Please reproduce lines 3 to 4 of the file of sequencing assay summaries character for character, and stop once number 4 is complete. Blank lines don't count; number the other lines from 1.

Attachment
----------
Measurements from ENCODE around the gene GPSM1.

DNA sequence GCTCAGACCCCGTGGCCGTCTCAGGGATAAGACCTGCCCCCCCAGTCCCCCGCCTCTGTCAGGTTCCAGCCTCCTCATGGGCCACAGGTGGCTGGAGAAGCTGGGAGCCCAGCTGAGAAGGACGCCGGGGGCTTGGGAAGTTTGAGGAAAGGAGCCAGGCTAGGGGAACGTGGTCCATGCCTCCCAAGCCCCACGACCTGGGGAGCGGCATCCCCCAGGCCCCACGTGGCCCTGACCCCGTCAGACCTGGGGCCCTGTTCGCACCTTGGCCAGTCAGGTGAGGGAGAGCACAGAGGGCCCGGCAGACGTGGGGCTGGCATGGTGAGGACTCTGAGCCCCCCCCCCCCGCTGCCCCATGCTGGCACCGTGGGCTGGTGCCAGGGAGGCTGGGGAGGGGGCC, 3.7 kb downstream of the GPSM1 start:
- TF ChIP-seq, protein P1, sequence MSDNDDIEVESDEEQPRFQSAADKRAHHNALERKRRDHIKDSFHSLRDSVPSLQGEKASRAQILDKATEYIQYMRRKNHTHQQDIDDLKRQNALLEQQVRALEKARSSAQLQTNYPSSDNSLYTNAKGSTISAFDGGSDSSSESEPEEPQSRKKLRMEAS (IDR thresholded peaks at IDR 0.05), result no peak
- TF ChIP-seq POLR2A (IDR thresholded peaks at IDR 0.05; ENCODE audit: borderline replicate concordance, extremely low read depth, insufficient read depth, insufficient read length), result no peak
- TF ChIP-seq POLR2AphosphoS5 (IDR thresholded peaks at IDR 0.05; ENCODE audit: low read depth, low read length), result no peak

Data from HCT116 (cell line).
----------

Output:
- TF ChIP-seq, protein P1, sequence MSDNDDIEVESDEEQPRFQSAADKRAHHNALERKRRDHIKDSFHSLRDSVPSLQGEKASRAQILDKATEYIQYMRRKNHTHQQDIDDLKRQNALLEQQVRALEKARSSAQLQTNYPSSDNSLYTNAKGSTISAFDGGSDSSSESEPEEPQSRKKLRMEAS (IDR thresholded peaks at IDR 0.05), result no peak
- TF ChIP-seq POLR2A (IDR thresholded peaks at IDR 0.05; ENCODE audit: borderline replicate concordance, extremely low read depth, insufficient read depth, insufficient read length), result no peak